Investors have a mixed relationship with penny stocks. From afar, penny stocks look like a good investment—who doesn’t want to trade stocks quickly so you can make money just as fast?—but these stocks also pose several risks. However, as with everything on the stock market, to each their own. Penny stocks are speculative; and yet, millions continue to trade them.
In this article, we will look at the pros and cons of investing in penny stocks.
Pros and Cons of Penny Stocks
According to the Securities and Exchange Commission (SEC), a penny stock is a security issued by a small-cap company that trades on the market at less than $5 per share. Knowing this, we can see where these type of stocks get their name from: it’s because they are cheap.
For the most part, penny stocks are quoted over-the-counter, such as on the OTC Link and the OTC Bulletin Board. Some, however, trade on the NYSE, such as Golden Star Resources (NYSE:GSS).
There are several advantages to investing in penny stocks. Perhaps the most notable advantage, however, is that the Per Share Price of these stocks is low. Some prefer these stocks because it’s easy for the public to purchase them; others prefer them because they move up at quicker intervals. So while short term investing can be risky, and is generally better-suited to seasoned investors who understand the market, moving up in quicker intervals means individuals can make money in a short amount of time with these stocks.
If you’re interested in penny stocks, then that’s great. Any type of investment can be risky, but as we’ve seen, penny stocks do have their advantages. Just know that if you intend to make a profit from investing in them, there are a few skills you’re going to need to acquire.
Skills to Have When Investing in Penny Stocks
When investing in these types of stocks, you have to have patience. Penny stocks often fluctuate, so you need to be patient as well as smart, making sure to gather as much information as you can about the stock and company before putting your money into its basket. When starting out with penny stocks, consider investing a reduced amount of money. Once you have more experience and know how to choose the correct broker, you can bump up this investment.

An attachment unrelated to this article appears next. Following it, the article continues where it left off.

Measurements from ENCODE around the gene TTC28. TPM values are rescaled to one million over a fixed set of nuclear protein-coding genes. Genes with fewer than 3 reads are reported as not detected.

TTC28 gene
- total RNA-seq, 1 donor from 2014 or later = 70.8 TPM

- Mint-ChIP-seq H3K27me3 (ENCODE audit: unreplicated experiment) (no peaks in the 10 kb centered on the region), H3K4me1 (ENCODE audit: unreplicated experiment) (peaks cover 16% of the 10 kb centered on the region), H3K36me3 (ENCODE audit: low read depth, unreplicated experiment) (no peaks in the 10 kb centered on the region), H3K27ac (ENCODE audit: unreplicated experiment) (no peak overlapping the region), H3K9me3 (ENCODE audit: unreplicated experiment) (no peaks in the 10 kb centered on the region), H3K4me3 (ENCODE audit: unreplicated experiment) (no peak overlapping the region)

So far in this article, we’ve only discussed the advantages of penny stocks. Don’t let this fool you; there are a handful of disadvantages when it comes to these stocks. Some even say to avoid buying these stocks in general because these disadvantages are so severe.
Here are a few.
Penny stocks investing is also referred to as high risk investing. And that has a lot to do with the fact that it’s easy to purchase these stocks but selling them back is a different story. As a result, many consider the low liquidity of penny stocks to be one of their major disadvantages.
Just as low liquidity plays a negative role in penny stocks, so does their lack of history. Sometimes, a company recognized as a penny stock is a startup or one nearing bankruptcy. If it’s the latter, the chances of losing your investment increases. And when the company is newly formed, investors can’t look at their track record to determine the stock’s potential. Some also worry about the fact that penny stocks often trade on the OTC and pink sheets. When doing so, stocks don’t have to fulfill minimum standard requirements to keep trading on the exchange. While this might not sound like a big deal to some, it is: minimum standards are often thought of as a safety cushion for investors.
Penny stocks are not the only type of investment that has pros and cons. But it is one that many consider a risk because the outcome of investing in them can be so vast. While penny stocks have a low price and offer small companies access to public funding, they do lack a liquid market, have limited information on the underlying company, and have a high probability of fraud. If the latter doesn’t scare you, the most important thing to do is understand what you’re getting involved in. And if you’re an inexperienced investor, either avoid penny stocks or take the time to learn the ropes before making them a part of your investment portfolio.
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